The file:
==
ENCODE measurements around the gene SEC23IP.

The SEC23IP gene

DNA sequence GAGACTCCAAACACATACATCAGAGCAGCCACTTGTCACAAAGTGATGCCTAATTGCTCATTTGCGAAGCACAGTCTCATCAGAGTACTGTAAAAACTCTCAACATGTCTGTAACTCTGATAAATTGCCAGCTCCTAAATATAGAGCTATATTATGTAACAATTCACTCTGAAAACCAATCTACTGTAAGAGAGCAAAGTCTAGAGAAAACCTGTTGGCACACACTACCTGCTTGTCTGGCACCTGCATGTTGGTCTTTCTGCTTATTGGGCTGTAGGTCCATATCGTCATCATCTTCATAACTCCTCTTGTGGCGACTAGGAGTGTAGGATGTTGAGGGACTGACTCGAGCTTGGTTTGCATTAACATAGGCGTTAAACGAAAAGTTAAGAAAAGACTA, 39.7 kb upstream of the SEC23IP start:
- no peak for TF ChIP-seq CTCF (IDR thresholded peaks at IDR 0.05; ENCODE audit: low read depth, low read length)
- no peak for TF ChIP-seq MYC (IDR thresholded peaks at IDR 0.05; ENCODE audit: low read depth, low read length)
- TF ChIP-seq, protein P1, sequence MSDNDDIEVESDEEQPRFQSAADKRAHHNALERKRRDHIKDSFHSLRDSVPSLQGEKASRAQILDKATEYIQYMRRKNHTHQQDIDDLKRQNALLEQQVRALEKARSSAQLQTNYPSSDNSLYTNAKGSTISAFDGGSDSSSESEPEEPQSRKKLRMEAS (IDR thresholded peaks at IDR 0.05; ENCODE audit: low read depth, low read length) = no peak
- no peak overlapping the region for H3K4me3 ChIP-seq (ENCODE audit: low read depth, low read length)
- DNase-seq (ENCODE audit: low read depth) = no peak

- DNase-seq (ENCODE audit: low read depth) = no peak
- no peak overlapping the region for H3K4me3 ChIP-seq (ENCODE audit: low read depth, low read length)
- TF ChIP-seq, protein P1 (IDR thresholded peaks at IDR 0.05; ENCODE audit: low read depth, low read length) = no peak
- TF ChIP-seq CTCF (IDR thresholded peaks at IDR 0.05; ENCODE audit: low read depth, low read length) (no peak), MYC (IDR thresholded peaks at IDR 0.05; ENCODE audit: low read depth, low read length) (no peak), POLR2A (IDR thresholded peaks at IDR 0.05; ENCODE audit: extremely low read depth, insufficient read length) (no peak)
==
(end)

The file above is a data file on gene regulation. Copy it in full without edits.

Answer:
ENCODE measurements around the gene SEC23IP.

The SEC23IP gene

DNA sequence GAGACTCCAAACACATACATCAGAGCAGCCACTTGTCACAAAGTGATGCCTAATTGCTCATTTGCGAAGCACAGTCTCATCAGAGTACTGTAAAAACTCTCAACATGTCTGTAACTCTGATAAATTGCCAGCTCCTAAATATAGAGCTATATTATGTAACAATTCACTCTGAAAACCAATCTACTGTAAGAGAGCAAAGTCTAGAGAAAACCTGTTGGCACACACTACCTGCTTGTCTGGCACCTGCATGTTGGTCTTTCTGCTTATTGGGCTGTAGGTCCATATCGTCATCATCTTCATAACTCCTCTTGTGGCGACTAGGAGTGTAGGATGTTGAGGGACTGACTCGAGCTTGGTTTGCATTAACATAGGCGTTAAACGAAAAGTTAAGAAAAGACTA, 39.7 kb upstream of the SEC23IP start:
- no peak for TF ChIP-seq CTCF (IDR thresholded peaks at IDR 0.05; ENCODE audit: low read depth, low read length)
- no peak for TF ChIP-seq MYC (IDR thresholded peaks at IDR 0.05; ENCODE audit: low read depth, low read length)
- TF ChIP-seq, protein P1, sequence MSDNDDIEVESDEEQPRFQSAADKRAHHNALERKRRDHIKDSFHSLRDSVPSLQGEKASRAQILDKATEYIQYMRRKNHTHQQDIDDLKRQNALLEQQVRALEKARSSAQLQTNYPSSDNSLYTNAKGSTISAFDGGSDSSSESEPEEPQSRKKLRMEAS (IDR thresholded peaks at IDR 0.05; ENCODE audit: low read depth, low read length) = no peak
- no peak overlapping the region for H3K4me3 ChIP-seq (ENCODE audit: low read depth, low read length)
- DNase-seq (ENCODE audit: low read depth) = no peak

- DNase-seq (ENCODE audit: low read depth) = no peak
- no peak overlapping the region for H3K4me3 ChIP-seq (ENCODE audit: low read depth, low read length)
- TF ChIP-seq, protein P1 (IDR thresholded peaks at IDR 0.05; ENCODE audit: low read depth, low read length) = no peak
- TF ChIP-seq CTCF (IDR thresholded peaks at IDR 0.05; ENCODE audit: low read depth, low read length) (no peak), MYC (IDR thresholded peaks at IDR 0.05; ENCODE audit: low read depth, low read length) (no peak), POLR2A (IDR thresholded peaks at IDR 0.05; ENCODE audit: extremely low read depth, insufficient read length) (no peak)